Girl Waits with Gun

by Amy Stewart

From the New York Times best-selling author of The Drunken Botanist comes an enthralling novel based on the forgotten true story of one of the nation’s first female deputy sheriffs.

  • Format: Paperback
  • ISBN-13/ EAN: 9780544800830
  • ISBN-10: 0544800834
  • Pages: 448
  • Publication Date: 05/03/2016
  • Carton Quantity: 24

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About the Book
About the Author
Excerpts
Reviews
  • About the Book
    A National Bestseller 

    New York Times Editors' Choice 

    A September 2015 Indie Next Pick 

    A Publishers Marketplace Buzz Book of 2015, Fall/Winter 

    One of USA Today's "New and Noteworthy" 

    One of New York Post's "Must-Read" Books 

    One of Cosmopolitan's "24 Books to Read this Fall" 

     

    From the New York Times best-selling author of The Drunken Botanist comes an enthralling novel based on the forgotten true story of one of the nation’s first female deputy sheriffs. 

     

    Constance Kopp doesn’t quite fit the mold. She towers over most men, has no interest in marriage or domestic affairs, and has been isolated from the world since a family secret sent her and her sisters into hiding fifteen years ago. One day a belligerent and powerful silk factory owner runs down their buggy, and a dispute over damages turns into a war of bricks, bullets, and threats as he unleashes his gang on their family farm. When the sheriff enlists her help in convicting the men, Constance is forced to confront her past and defend her family — and she does it in a way that few women of 1914 would have dared. 

     

    “A smart, romping adventure, featuring some of the most memorable and powerful female characters I've seen in print for a long time. I loved every page as I followed the Kopp sisters through a too-good-to-be-true (but mostly true!) tale of violence, courage, stubbornness, and resourcefulness.” — Elizabeth Gilbert 

     

    Check out the brand-new Kopp sisters adventure Lady Copy Makes Trouble available now!

  • About the Author
  • Excerpts

    Our troubles began in the summer of 1914, the year I turned thirty-five. The Archduke of Austria had just been assassinated, the Mexicans were revolting, and absolutely nothing was happening at our house, which explains why all three of us were riding to Paterson on the most trivial of errands. Never had a larger committee been convened to make a decision about the purchase of mustard powder and the replacement of a claw hammer whose handle had split from age and misuse.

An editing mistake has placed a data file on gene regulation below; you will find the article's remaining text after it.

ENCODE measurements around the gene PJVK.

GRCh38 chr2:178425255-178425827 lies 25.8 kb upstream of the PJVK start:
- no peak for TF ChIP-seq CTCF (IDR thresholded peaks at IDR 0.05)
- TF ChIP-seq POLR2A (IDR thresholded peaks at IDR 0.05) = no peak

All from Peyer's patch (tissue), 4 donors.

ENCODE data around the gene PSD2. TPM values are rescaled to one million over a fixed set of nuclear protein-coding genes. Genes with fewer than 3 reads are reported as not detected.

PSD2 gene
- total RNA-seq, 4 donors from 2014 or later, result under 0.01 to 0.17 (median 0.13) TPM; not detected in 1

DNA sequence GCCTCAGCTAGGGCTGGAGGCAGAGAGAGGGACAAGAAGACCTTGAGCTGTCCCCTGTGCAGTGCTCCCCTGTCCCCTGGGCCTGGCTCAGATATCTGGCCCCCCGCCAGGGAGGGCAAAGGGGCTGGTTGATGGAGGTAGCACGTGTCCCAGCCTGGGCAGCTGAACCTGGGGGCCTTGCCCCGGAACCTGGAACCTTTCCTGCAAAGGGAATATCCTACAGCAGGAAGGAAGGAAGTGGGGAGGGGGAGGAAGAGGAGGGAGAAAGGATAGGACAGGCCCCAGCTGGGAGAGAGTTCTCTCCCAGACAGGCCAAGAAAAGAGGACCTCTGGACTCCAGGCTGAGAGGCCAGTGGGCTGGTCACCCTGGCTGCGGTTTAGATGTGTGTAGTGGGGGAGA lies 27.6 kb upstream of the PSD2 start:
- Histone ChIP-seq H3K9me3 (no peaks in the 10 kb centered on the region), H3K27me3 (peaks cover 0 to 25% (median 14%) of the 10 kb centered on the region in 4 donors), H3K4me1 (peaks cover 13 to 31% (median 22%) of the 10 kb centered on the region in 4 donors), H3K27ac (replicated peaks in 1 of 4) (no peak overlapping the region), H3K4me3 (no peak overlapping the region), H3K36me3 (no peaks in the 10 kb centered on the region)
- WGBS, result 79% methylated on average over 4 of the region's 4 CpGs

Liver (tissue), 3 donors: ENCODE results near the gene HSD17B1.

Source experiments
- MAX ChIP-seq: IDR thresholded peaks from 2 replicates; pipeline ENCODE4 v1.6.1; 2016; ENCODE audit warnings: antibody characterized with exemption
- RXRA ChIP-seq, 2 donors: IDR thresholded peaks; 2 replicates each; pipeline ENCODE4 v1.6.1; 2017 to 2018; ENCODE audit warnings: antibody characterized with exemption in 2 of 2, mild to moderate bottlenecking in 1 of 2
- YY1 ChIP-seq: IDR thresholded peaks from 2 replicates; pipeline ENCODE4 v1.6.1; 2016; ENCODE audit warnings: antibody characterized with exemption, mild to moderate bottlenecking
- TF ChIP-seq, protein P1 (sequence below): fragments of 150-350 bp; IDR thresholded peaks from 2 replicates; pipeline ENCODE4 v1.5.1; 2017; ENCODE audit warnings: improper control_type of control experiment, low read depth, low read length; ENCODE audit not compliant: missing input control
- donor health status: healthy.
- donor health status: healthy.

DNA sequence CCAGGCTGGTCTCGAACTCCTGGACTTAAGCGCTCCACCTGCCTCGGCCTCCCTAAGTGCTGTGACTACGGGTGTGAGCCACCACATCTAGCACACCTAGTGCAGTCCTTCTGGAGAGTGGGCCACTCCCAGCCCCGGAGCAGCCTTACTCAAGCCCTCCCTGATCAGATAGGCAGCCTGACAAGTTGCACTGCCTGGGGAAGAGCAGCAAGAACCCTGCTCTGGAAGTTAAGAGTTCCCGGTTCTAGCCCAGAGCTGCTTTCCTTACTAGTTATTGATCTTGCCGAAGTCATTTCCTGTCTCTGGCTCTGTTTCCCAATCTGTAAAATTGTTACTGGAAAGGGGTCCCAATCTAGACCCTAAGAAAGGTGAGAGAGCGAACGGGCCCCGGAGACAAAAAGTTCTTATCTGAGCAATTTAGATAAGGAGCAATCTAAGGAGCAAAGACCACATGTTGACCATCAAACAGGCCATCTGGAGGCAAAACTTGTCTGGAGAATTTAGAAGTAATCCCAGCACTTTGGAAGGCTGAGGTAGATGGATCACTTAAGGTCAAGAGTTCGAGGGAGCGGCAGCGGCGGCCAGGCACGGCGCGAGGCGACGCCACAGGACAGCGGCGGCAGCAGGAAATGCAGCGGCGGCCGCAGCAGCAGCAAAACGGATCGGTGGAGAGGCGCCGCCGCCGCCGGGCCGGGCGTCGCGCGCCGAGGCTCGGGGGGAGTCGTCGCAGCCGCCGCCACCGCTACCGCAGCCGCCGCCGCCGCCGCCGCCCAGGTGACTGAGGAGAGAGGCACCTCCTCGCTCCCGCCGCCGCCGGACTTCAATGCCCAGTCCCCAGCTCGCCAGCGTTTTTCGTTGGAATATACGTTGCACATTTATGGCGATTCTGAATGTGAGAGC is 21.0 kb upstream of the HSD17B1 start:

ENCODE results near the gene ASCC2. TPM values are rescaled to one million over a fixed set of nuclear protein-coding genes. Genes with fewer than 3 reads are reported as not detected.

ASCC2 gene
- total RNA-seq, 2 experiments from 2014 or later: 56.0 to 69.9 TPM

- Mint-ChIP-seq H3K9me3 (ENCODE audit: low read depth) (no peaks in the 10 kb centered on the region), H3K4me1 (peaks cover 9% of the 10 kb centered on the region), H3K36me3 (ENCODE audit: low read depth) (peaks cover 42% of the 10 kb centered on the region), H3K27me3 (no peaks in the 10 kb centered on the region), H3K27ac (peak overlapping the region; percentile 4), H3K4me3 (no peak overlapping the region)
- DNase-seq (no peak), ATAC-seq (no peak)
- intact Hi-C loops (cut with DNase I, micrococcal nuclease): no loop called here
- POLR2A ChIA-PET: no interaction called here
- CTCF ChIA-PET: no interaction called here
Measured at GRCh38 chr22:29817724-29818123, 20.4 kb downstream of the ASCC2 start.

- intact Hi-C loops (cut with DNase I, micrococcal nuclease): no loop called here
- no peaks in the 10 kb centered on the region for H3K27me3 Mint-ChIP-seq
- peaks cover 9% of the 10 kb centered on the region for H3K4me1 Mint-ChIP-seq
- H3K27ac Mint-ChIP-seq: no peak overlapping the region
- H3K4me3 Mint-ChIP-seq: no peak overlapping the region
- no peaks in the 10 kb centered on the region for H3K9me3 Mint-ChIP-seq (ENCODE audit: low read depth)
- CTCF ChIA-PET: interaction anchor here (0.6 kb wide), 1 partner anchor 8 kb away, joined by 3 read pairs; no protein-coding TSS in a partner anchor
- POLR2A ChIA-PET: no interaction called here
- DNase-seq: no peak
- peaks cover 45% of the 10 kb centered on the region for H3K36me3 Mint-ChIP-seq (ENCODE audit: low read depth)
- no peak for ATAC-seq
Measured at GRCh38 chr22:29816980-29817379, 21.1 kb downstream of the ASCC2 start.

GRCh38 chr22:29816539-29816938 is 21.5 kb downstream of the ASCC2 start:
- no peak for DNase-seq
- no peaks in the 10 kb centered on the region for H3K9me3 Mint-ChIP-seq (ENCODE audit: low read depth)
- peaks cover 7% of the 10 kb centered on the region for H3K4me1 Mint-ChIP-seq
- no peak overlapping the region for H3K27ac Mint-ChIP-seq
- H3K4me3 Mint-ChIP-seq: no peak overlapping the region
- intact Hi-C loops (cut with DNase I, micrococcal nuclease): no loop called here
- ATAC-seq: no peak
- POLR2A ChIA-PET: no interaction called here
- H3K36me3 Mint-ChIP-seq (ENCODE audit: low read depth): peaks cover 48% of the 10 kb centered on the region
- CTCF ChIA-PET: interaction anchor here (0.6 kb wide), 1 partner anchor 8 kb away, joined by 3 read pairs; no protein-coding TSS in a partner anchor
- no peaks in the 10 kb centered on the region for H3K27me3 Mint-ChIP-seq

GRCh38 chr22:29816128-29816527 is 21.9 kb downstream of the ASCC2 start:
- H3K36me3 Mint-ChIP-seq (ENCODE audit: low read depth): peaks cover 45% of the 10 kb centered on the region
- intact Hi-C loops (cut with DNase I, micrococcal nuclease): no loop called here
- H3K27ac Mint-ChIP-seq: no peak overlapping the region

Against my better judgment I allowed Fleurette to drive. Norma was reading to us from the newspaper as she always did.

     

    “‘Man’s Trousers Cause Death,’ ” Norma called out.

     

    “It doesn’t say that.” Fleurette snorted and turned around to get a look at the paper. The reins slid out of her hands.

     

    “It does,” Norma said. “It says that a Teamster was in the habit of hanging his trousers over the gas jet at night but, being under the influence of liquor, didn’t notice that the trousers smothered the flame.”

     

    “Then he died of gas poisoning, not of trousers.” 

     

    “Well, the trousers —” 

     

    The low, goosey cry of a horn interrupted Norma. I turned just in time to see a black motor car barreling toward us, tearing down Hamilton and picking up speed as it crossed the intersection. Fleurette jumped up on the footboard to wave the driver off. 

     

    “Get down!” I shouted, but it was too late. 

     

    The automobile hit us broadside, its brakes shrieking. The sound of our buggy shattering was like a firecracker going off in our ears. We tumbled over in a mess of splintered wood and bent metal. Our harness mare, Dolley, faltered and went down with us. She let out a high scream, the likes of which I had never heard from a horse. 

     

    Something heavy pinned my shoulder. I reached around and found it was Norma’s foot. “You’re standing on me!”